Sixteen other companies and associations filed a total of nine additional amicus briefs in support of Spokeo, which are available here.  The issue intrigued the Supreme Court enough to invite the Solicitor General to submit a brief setting forth the views of the United States.  That brief has not yet been filed.

The webinar will take place on Tuesday, December 9, from 10:00 to 11:00 EDT.  Readers who are interested in listening in may use this link to register.

Jury Imposes $185 Million Punitive Award Against AutoZone In Individual Pregnancy Discrimination Case

Earlier this week, a federal jury in San Diego imposed a punitive damages award of $185 million against AutoZone in a case alleging pregnancy discrimination and retaliatory discharge.  The punitive damages are a whopping 212 times the $872,000 in compensatory damages that the jury awarded for lost wages and emotional distress.

Set of auto partsNeedless to say, it is exceptionally unlikely that anything close to $185 million will survive post-verdict and appellate review.  I have not yet had the chance to review anything other than media accounts about the case, but based on them a few things about the verdict jump out at me as being relevant to readers of this blog—all of which my colleagues and I have covered in previous posts.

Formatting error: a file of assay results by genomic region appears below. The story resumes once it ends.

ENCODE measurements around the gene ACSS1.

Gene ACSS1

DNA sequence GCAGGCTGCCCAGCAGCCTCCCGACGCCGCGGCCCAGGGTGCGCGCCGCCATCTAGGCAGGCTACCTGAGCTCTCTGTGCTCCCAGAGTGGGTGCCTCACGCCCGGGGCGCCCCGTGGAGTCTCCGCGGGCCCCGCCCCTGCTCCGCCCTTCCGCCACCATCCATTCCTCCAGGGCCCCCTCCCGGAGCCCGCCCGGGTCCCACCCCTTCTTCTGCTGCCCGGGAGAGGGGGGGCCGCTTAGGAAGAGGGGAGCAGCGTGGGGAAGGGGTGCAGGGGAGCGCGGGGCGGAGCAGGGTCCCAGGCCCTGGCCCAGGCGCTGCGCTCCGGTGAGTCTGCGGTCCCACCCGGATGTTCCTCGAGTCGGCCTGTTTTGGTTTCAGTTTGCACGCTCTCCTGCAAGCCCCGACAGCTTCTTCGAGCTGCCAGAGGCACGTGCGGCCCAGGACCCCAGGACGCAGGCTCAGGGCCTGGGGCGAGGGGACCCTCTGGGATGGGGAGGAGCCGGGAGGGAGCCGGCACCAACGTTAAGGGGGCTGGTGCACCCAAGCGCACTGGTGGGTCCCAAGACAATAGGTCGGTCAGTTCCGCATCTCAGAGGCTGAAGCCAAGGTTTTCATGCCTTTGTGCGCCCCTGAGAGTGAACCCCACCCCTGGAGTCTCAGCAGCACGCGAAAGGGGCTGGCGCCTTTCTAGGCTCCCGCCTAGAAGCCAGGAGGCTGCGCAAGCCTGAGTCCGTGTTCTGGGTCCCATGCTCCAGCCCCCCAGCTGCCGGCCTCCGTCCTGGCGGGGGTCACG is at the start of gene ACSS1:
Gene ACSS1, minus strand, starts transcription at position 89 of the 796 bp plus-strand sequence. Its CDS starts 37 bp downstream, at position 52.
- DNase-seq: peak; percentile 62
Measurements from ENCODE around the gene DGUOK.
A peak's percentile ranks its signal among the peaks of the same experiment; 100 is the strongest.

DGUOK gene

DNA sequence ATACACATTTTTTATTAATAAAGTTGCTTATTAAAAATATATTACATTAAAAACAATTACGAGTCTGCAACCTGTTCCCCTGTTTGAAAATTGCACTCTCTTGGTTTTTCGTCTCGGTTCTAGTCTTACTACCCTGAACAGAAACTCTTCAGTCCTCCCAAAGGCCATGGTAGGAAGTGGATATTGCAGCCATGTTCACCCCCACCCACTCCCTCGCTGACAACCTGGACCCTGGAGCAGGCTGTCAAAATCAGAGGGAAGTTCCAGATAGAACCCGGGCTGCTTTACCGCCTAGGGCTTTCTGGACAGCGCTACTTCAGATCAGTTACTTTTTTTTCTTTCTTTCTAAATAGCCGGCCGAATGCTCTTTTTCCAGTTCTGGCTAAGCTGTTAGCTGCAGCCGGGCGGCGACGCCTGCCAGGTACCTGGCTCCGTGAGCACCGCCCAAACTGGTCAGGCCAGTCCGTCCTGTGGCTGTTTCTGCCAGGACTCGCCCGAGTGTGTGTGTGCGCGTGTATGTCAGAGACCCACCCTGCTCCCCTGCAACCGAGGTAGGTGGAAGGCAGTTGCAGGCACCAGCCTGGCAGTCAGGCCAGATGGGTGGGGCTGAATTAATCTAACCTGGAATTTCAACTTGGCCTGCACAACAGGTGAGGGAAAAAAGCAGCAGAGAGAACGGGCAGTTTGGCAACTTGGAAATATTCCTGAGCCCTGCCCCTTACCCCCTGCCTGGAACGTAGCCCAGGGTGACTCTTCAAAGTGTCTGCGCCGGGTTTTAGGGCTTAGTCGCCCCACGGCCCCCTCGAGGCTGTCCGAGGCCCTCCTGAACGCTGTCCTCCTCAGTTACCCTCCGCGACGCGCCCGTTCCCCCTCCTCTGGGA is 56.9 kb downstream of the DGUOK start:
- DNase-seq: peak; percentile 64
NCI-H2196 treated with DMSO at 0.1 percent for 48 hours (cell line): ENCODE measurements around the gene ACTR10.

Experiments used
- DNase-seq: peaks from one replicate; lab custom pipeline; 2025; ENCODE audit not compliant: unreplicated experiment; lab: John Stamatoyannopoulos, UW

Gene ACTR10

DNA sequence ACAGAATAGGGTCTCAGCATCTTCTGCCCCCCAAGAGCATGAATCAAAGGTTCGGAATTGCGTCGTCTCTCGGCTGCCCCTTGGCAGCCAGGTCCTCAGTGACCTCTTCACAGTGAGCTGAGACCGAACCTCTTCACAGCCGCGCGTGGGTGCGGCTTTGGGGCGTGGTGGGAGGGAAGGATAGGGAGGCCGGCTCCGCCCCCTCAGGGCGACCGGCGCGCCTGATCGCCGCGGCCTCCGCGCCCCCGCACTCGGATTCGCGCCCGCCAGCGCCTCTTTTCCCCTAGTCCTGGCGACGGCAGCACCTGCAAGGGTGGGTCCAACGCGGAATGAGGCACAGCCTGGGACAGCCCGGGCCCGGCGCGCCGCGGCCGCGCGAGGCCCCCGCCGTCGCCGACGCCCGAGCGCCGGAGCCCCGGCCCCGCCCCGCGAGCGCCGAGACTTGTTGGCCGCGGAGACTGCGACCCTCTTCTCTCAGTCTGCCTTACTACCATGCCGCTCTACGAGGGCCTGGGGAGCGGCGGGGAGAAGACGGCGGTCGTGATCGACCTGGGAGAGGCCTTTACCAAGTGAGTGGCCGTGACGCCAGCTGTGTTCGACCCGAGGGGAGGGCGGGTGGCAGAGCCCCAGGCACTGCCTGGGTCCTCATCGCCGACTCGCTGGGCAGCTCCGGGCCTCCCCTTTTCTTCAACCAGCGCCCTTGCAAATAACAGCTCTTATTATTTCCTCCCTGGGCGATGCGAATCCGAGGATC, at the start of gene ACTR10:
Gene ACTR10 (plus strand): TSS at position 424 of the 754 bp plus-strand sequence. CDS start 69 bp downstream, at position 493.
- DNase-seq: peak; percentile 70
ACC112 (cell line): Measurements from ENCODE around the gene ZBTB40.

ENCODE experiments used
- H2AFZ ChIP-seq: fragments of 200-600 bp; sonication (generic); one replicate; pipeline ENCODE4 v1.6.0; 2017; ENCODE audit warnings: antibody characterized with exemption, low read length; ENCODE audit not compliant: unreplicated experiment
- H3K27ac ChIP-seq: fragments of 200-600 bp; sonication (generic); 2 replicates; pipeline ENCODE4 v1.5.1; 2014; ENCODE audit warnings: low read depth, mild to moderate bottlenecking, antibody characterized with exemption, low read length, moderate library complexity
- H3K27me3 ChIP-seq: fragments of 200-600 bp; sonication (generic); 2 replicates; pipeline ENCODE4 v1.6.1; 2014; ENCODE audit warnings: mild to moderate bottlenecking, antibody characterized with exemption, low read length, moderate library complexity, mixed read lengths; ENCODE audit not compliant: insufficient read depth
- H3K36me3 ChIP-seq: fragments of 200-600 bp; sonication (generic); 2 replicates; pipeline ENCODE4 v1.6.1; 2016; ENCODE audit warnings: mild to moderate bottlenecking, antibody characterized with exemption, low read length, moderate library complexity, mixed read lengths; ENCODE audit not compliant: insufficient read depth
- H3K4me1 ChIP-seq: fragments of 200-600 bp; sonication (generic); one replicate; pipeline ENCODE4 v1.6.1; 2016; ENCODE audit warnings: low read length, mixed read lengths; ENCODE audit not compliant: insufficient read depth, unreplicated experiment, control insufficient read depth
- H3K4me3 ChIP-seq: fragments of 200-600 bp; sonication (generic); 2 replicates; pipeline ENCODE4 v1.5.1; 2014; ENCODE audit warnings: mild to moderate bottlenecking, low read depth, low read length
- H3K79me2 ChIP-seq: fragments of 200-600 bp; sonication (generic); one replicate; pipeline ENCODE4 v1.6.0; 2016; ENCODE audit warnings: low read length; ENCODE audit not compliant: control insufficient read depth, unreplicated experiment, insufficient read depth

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When Is A 99.6% Reduction Of A Punitive Damages Award Not Enough? When The Original Award Was $9 Billion And There Are Thousands Of Other Plaintiffs Seeking Comparable Awards.

Medical_Insurance_Concept_35162090A jury in the Western District of Louisiana made headlines last spring when it awarded a stunning $9 billion in punitive damages to a plaintiff who contended that the diabetes drug Actos caused his bladder cancer.  Last week, the district court cut the award by 99.6 % to approximately $37 million. Despite the impressive scale of the reduction, in our view the remitted award remains unconstitutionally excessive.  Furthermore, the district court’s lengthy opinion reveals significant errors of reasoning that we hope the Fifth Circuit will correct on appeal.  We address three of them here.